Cyber terrorist Samata Ullah was jailed for collation and distribution of Jihadist ‘self-help’ materials which he concealed in USB cufflinks. 58 Ullah, operating from a bedroom in Wales provided online terrorist training materials world-wide. His arrest demonstrates the diversity of threat actors in the cyber domain. The complexity of dealing with online threats was further illustrated by reports from Europol that extremists had begun setting up their own internet services. 59 Other innovations include the use of gift cards 51 as a means of terrorism financing.

British Airways suffered a major global IT systems failure 60. Flights were effectively grounded at Heathrow and Gatwick for several days during the spring bank holiday weekend. No evidence of a cyber-attack has been suggested. The impact of the outage highlights however the complexity, interconnectivity and fragility of modern business systems. Robust business continuity / disaster recovery capabilities and well-planned and regularly drilled disruption management processes are the necessary response.

Brexit, Domestic and European Security Implications

A central thread in political discourse in the UK and across Europe is post-BREXIT security. Former leader of the Liberal Democrats, Nick Clegg claimed that the UK will lose access to Schengen Information System (SIS) II systems on leaving the European Union. 61 Security experts have advised Prime Minister Theresa May of the need to ensure continued access to intelligence databases after Brexit 62. Alternative views suggest that there will be little or no impact on UK intelligence capabilities. 63 Britain’s role in transnational European policing structures and organisations such as Europol are important considerations. Czech officials have highlighted the need for ongoing security co-operation across Europe to tackle terrorist networks and organised crime 64, a sentiment shared across EU member states.

A key analysis report from the RAND Corporation, Defence and Security after Brexit: understanding the possible implication of the UK’s decision to leave the EU  is an excellent source for further critical evaluation. The report discusses a broad range of issues including counter-terrorism and organised crime, migration and border security, defence spending and research, and Scotland and the nuclear deterrent. Key findings of the report include “Defence may be less immediately affected by Brexit than areas such as labour policy or trade. Much international defence cooperation takes place through NATO or bilaterally — as will remain the case after the UK leaves the EU 65.”

Following the election of French President, Emmanuel Macron, the future of the Le Touquet agreement 66 was raised. Under this agreement, Britain operates a juxtaposed border on French soil. A resurgence of migrant activity around the French port of Calais has been reported 67 raising questions about effective (yet proportionate) border security management pre and post-Brexit.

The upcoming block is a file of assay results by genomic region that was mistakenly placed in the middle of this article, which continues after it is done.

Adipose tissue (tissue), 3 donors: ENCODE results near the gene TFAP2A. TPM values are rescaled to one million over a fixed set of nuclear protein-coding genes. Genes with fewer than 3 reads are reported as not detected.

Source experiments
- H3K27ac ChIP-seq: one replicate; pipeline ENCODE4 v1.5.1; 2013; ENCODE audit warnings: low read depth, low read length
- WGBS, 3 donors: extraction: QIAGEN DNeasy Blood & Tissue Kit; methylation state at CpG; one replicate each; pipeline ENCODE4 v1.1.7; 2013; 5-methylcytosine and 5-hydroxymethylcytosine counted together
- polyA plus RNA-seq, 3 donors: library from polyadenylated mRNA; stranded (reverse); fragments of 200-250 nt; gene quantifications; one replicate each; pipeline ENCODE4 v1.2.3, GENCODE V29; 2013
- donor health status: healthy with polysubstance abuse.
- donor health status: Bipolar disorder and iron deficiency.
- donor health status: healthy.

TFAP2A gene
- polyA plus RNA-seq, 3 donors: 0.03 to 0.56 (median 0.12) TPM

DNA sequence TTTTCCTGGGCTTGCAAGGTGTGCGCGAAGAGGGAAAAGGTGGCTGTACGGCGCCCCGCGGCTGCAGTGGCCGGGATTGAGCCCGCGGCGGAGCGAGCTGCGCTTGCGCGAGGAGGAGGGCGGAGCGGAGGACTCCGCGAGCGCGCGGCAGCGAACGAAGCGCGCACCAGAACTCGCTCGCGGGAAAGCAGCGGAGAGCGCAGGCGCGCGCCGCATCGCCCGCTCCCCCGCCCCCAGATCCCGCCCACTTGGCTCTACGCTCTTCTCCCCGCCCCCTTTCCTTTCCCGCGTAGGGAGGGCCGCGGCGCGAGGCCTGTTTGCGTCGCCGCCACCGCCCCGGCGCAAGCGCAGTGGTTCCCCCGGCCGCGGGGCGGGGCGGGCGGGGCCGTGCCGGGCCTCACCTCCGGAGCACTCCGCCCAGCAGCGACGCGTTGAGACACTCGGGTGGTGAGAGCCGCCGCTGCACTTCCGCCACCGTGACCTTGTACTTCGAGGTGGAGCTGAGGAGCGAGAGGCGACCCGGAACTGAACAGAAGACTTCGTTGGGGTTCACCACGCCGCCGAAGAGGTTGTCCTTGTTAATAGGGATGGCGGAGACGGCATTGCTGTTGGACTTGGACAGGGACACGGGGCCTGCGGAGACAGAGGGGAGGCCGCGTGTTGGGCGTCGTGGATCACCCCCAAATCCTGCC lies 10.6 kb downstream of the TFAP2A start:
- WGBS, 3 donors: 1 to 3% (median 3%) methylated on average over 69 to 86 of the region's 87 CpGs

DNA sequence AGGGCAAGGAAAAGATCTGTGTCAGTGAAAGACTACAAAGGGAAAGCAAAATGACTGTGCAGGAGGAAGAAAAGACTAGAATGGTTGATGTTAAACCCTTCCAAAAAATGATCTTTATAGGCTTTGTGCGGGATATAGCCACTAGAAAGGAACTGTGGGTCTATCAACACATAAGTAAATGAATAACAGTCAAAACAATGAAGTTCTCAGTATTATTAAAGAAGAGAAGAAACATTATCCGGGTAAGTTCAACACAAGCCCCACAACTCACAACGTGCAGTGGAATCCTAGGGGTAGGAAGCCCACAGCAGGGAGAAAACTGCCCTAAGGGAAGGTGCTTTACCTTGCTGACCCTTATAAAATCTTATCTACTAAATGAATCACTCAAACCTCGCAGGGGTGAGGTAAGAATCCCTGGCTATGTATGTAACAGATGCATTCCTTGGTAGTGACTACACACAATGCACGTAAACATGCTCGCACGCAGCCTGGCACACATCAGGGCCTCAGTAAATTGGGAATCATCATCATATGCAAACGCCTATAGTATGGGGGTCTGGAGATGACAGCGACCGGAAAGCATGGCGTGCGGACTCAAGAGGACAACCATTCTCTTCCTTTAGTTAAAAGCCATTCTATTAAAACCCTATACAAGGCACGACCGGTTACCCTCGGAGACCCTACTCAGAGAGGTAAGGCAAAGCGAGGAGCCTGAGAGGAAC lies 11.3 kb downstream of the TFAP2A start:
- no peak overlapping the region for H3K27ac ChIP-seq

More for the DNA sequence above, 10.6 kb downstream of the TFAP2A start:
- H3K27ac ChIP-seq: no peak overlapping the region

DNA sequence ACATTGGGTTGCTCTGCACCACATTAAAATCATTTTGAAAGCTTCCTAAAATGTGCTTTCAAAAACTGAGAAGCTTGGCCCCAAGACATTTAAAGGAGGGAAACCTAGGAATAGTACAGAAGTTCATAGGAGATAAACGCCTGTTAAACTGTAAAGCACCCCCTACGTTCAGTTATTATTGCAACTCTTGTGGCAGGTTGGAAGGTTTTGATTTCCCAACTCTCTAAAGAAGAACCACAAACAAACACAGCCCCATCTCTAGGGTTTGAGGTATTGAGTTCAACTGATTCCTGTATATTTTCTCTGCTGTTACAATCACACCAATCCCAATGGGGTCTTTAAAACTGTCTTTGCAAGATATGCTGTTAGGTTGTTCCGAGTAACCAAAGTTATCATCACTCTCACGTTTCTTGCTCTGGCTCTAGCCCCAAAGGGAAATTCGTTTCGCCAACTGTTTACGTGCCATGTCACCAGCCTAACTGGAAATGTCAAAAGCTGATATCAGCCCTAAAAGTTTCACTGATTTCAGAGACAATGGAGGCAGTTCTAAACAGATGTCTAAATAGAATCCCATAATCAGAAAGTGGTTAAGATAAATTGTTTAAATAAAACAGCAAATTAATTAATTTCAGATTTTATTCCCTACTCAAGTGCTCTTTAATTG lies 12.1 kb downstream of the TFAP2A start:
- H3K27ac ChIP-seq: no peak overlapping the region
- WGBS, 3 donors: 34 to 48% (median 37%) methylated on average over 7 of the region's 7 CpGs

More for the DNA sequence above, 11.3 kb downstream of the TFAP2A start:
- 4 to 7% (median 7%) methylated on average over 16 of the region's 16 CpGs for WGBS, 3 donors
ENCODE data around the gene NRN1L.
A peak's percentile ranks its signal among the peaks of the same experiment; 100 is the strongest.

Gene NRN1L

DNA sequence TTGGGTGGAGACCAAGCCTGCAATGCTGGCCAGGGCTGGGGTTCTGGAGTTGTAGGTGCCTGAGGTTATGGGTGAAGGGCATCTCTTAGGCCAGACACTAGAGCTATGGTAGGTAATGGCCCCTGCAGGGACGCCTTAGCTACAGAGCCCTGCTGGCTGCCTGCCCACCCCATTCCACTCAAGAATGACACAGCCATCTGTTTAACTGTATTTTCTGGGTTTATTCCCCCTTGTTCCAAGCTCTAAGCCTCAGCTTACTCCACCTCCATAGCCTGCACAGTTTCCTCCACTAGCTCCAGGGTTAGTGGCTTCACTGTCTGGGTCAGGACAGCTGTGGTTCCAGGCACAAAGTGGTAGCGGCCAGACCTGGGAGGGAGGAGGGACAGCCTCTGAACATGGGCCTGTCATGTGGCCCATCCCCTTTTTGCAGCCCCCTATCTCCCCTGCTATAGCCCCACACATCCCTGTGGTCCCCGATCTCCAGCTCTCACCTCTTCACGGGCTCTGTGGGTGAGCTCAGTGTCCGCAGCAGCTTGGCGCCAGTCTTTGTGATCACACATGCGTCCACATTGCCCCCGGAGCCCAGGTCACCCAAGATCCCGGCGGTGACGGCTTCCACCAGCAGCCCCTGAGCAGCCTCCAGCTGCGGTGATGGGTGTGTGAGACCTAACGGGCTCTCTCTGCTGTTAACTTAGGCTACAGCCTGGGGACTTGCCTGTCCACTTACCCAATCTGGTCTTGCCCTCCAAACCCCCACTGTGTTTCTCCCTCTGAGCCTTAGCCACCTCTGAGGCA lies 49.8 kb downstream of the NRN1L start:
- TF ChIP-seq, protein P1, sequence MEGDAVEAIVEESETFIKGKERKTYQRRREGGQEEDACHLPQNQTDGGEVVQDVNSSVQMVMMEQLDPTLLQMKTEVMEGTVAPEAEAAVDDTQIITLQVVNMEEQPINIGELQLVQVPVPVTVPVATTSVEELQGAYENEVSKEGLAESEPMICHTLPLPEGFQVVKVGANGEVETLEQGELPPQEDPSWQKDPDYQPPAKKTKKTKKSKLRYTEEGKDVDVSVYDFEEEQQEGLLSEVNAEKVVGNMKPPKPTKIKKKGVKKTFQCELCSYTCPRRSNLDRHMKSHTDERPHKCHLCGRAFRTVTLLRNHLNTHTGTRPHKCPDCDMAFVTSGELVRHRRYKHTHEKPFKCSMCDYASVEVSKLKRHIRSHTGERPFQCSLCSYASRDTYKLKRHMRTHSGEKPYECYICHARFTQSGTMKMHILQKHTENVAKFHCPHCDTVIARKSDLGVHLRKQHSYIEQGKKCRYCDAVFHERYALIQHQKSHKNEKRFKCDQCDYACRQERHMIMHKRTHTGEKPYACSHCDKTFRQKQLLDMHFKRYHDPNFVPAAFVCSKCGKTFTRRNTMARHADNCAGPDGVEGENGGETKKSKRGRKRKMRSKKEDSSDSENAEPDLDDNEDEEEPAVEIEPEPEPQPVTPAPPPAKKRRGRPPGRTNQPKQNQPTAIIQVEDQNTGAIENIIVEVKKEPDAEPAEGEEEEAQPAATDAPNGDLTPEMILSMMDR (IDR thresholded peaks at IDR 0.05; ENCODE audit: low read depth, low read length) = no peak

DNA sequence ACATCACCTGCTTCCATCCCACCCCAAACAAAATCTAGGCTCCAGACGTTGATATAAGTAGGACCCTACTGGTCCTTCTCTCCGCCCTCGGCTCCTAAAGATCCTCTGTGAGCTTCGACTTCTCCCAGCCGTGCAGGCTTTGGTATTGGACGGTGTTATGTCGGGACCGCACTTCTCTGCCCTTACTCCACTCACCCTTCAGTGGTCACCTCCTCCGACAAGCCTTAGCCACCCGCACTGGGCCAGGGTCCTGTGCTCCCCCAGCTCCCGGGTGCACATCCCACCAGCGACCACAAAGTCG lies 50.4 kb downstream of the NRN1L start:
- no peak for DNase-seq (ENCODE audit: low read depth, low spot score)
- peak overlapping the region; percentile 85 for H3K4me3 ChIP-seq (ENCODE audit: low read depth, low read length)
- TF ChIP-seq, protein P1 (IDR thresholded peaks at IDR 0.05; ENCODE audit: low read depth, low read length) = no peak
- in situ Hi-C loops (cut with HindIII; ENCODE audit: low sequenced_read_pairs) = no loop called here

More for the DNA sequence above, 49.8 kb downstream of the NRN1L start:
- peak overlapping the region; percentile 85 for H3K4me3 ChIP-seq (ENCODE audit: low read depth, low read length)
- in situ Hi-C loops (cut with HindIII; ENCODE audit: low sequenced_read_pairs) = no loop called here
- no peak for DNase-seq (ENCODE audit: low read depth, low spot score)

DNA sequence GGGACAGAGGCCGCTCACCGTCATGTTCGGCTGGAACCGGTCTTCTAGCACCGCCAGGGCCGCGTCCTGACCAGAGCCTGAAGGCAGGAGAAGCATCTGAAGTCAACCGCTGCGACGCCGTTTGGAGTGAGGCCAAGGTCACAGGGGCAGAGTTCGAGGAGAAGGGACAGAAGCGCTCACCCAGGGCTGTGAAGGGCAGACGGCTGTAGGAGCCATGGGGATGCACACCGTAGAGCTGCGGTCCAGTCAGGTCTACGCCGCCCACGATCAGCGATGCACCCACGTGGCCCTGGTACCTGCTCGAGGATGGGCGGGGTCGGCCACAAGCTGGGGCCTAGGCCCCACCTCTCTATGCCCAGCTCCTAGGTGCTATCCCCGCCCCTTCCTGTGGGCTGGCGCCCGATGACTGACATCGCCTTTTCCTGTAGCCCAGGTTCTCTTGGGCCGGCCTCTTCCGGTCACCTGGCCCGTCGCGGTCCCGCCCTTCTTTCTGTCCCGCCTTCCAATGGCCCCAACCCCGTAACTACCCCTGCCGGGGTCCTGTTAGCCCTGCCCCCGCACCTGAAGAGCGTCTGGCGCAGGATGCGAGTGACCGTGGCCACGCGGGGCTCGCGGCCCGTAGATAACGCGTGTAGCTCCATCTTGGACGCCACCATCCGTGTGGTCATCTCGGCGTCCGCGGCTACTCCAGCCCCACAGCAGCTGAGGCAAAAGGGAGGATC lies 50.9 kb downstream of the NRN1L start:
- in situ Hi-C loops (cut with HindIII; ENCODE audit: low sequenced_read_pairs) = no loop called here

Coverage of the 20th anniversary of the election of former British Prime Minister Tony Blair focused on the legacy of the Iraq war and its effect on international terrorism. Blair confirmed his return to front line, anti-Brexit politics 68 suggesting that the UK would want to re-join the EU 69. John Wright’s article 70 in Russia Today (RT) offered a particularly stinging assessment of Blair’s return.

References

  1. Northern Ireland Affairs Committee. House of Commons Northern Ireland Affairs Committee. 2017. https://www.publications.parliament.uk/pa/cm201617/cmselect/cmniaf/49/49.pdf.
  2. Evans M, Ward V, Mendick R, Farmer B, Dixon H, Boyle D. Everything we know about Manchester suicide bomber Salman Abedi. The Telegraph. http://www.telegraph.co.uk/news/2017/05/26/everything-know-manchester-suicide-bomber-salman-abedi/. Published May 2017. Accessed May 30, 2017.
  3. White S. Murdered WPc Yvonne Fletcher deserves justice, not just remembrance. The Telegraph. http://www.telegraph.co.uk/news/2017/05/19/murdered-wpc-yvonne-fletcher-deserves-justice-not-just-remembrance/. Published May 19, 2017. Accessed May 30, 2017.
  4. Home Office. CONSOLIDATED LIST OF FINANCIAL SANCTIONS TARGETS IN THE UK REGIME : Terrorism and Terrorist Financing.; 2017. https://www.gov.uk/government/uploads/system/uploads/attachment_data/file/611611/terrorism.pdf.
  5. Home Affairs Select Committee. Home Affairs Committee Hate crime : abuse , hate and extremism online. 2017;(May). https://www.publications.parliament.uk/pa/cm201617/cmselect/cmhaff/609/609.pdf.
  6. Graham C. NHS cyber attack: Everything you need to know about “biggest ransomware” offensive in history. The Telegraph. http://www.telegraph.co.uk/news/2017/05/13/nhs-cyber-attack-everything-need-know-biggest-ransomware-offensive/. Published May 2017. Accessed May 30, 2017.
  7. BBC News. Ariana Grande to play Manchester benefit concert on Sunday. BBC News. http://www.bbc.com/news/entertainment-arts-40086336. Published May 2017. Accessed May 31, 2017.
  8. BBC News. Reality Check: Why does the Prevent strategy divide opinion? BBC News. http://www.bbc.co.uk/news/election-2017-40060325. Published May 2017. Accessed May 30, 2017.
  9. BBC News. Caroline Lucas calls for review of “toxic” Prevent strategy. BBC News. http://www.bbc.co.uk/news/election-2017-40078431. Published May 2017. Accessed May 30, 2017.
  10. Murray D. Does Andy Burnham regret his opposition to the “Prevent” strategy? https://blogs.spectator.co.uk/2017/05/andy-burnham-regret-opposition-prevent-strategy/. Published May 2017. Accessed May 30, 2017.